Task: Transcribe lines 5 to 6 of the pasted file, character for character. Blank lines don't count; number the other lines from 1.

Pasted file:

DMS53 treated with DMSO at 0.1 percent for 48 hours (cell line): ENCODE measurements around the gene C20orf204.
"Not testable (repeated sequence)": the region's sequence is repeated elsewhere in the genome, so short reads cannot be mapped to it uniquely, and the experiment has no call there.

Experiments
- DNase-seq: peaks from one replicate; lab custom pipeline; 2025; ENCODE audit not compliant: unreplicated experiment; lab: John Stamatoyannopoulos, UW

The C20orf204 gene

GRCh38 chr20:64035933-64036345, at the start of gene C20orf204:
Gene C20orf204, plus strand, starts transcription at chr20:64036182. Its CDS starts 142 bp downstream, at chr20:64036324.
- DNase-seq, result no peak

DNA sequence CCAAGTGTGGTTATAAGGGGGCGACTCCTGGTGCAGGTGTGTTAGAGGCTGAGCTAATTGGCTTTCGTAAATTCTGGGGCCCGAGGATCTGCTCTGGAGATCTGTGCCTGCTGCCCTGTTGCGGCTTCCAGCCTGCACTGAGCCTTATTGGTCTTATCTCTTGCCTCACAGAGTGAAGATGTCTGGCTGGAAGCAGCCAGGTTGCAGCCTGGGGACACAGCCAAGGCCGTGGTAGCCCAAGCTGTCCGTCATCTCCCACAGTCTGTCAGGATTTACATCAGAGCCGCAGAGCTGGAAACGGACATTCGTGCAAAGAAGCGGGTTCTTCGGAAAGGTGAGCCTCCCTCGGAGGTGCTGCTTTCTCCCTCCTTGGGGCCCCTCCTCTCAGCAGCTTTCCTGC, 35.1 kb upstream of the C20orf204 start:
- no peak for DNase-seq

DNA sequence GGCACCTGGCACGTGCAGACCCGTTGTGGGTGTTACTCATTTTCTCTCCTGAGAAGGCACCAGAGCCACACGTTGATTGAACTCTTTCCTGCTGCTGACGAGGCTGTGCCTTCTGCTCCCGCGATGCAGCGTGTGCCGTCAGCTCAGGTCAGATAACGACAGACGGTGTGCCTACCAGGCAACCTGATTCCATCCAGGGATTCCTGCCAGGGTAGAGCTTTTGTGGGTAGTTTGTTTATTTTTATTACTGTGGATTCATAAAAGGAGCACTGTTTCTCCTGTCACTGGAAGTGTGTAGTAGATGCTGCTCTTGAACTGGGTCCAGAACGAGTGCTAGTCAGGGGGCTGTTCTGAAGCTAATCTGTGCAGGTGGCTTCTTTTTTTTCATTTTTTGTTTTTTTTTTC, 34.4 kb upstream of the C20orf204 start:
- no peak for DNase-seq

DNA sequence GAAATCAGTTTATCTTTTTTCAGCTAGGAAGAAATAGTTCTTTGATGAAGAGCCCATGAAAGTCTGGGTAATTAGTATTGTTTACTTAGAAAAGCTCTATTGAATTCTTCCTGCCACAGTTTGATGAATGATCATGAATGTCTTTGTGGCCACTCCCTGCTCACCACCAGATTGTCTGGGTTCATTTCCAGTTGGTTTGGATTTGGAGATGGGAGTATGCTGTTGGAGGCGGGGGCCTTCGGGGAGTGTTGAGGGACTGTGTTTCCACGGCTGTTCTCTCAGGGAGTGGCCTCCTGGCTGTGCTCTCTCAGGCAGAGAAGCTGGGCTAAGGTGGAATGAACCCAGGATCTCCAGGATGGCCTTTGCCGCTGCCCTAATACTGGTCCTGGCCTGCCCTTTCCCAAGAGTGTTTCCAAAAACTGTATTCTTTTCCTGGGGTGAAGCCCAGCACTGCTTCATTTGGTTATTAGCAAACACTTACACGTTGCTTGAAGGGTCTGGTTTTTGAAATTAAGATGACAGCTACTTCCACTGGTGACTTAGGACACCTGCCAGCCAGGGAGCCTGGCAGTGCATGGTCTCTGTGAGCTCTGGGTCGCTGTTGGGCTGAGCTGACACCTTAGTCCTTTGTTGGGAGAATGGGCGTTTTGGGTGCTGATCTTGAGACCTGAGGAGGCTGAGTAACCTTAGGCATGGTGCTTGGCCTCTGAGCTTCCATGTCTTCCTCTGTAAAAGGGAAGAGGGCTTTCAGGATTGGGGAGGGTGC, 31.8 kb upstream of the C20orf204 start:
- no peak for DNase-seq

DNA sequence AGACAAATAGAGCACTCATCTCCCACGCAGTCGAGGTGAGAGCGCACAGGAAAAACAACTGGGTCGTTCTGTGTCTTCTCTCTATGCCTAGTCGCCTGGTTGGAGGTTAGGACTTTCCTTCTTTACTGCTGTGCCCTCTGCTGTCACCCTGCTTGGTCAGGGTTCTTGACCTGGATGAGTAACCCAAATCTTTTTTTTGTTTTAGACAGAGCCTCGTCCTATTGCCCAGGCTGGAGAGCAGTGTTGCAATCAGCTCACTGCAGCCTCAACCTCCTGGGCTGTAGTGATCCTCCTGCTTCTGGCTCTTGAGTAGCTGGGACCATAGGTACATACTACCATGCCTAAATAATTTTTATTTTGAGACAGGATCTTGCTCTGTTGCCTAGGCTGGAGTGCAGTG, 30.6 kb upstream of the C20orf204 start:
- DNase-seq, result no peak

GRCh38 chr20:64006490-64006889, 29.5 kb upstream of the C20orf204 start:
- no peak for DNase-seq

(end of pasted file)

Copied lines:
The C20orf204 gene

GRCh38 chr20:64035933-64036345, at the start of gene C20orf204: